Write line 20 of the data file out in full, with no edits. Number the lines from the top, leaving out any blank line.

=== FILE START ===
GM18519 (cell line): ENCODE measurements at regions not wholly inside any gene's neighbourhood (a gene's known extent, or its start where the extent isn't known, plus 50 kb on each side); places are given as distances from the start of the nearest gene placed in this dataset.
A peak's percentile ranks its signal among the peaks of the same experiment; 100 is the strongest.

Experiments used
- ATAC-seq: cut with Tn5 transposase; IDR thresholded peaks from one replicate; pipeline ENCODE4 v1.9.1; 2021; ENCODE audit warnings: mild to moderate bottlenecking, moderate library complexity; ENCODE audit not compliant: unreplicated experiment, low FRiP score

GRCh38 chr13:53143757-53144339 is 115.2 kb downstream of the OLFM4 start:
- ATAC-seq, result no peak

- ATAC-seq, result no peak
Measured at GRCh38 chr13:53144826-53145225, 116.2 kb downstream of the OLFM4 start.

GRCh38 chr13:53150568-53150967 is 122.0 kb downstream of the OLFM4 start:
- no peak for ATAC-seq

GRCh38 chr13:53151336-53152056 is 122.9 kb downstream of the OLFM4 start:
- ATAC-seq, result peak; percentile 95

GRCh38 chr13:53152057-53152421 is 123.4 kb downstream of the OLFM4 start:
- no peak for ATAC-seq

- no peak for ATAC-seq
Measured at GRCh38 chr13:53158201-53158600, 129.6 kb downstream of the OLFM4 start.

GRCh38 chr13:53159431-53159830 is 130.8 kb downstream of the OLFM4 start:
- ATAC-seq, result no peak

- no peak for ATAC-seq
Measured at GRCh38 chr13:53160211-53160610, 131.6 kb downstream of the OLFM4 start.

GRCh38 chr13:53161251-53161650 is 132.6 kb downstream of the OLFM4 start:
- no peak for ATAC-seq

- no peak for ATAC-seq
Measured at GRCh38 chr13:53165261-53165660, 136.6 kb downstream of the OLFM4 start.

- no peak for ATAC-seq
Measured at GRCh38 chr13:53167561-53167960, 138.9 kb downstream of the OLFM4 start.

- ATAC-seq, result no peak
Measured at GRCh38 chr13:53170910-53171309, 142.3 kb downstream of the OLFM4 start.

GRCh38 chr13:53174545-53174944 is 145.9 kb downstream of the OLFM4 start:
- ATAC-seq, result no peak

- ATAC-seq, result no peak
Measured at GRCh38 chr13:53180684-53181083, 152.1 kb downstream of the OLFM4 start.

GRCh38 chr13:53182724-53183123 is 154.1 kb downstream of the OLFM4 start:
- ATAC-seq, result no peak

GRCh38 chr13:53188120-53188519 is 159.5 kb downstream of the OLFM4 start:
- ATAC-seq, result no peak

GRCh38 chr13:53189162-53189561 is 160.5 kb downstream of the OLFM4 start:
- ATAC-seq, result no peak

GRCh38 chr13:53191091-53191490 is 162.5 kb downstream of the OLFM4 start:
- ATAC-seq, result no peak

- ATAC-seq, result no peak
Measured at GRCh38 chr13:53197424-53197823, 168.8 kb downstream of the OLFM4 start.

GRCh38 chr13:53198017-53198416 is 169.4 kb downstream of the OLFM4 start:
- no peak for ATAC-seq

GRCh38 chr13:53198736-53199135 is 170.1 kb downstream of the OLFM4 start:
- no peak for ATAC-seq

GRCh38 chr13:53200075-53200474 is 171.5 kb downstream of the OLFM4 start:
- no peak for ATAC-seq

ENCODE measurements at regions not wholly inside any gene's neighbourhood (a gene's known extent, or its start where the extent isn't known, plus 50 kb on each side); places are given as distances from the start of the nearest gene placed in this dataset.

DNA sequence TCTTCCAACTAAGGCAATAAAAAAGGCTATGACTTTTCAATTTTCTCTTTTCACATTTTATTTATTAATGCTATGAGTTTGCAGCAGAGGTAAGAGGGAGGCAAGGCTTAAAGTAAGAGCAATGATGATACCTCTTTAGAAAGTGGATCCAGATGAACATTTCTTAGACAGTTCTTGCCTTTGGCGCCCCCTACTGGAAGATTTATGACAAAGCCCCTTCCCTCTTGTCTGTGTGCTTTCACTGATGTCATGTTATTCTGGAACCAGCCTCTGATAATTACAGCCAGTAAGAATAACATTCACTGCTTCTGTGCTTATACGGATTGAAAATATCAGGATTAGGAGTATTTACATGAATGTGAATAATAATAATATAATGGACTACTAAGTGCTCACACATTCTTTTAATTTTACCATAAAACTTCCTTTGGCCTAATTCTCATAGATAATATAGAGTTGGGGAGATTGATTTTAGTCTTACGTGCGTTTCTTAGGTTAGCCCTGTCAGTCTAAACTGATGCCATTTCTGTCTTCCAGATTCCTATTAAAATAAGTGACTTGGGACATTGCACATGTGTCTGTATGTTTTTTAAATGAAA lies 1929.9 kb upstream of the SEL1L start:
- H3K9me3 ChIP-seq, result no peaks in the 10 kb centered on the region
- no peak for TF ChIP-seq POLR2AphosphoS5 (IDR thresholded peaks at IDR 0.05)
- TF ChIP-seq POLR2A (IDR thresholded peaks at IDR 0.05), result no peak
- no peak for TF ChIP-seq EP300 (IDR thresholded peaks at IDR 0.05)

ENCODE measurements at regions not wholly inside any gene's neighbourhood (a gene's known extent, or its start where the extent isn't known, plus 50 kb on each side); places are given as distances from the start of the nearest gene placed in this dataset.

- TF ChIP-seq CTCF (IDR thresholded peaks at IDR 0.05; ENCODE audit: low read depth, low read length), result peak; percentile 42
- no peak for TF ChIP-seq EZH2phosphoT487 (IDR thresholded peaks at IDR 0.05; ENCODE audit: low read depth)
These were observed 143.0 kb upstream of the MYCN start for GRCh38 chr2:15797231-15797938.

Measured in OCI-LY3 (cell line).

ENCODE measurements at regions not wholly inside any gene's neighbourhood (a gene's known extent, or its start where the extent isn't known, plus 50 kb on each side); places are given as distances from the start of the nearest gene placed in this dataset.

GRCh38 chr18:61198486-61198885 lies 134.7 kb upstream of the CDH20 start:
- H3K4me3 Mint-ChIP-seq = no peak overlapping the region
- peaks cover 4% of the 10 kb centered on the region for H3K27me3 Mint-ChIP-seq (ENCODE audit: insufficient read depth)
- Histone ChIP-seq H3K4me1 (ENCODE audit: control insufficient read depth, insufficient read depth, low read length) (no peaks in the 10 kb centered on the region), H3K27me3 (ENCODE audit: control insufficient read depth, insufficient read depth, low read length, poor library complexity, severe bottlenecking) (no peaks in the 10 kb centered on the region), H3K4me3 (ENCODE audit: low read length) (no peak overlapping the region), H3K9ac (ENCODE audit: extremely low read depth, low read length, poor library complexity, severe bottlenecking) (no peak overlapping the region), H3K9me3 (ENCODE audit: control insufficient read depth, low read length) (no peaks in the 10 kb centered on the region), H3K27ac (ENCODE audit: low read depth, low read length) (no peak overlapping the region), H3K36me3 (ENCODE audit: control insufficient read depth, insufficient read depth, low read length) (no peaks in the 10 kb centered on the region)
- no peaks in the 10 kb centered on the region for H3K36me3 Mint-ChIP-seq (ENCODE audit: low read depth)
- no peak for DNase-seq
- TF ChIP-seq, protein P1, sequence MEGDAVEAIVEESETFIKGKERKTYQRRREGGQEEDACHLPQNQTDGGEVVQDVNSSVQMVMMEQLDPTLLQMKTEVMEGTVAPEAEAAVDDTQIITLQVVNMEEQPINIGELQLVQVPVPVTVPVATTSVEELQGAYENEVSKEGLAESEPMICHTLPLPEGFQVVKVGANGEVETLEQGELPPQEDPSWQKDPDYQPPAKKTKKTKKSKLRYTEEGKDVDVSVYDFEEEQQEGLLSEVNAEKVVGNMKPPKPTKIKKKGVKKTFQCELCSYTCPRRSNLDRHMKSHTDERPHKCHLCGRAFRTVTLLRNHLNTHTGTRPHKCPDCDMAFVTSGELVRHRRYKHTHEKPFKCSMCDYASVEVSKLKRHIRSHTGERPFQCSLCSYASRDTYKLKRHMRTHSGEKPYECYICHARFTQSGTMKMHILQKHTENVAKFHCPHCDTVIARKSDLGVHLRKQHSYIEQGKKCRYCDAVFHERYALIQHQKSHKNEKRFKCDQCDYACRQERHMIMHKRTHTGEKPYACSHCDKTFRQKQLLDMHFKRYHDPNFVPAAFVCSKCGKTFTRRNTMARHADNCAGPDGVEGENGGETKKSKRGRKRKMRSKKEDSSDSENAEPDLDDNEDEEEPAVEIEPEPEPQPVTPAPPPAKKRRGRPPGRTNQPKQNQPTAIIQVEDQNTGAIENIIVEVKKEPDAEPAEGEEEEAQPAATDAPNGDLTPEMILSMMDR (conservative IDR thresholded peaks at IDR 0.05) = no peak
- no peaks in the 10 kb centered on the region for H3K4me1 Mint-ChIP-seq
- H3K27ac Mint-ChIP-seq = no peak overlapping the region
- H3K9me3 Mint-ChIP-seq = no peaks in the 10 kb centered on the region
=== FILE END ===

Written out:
Measured at GRCh38 chr13:53160211-53160610, 131.6 kb downstream of the OLFM4 start.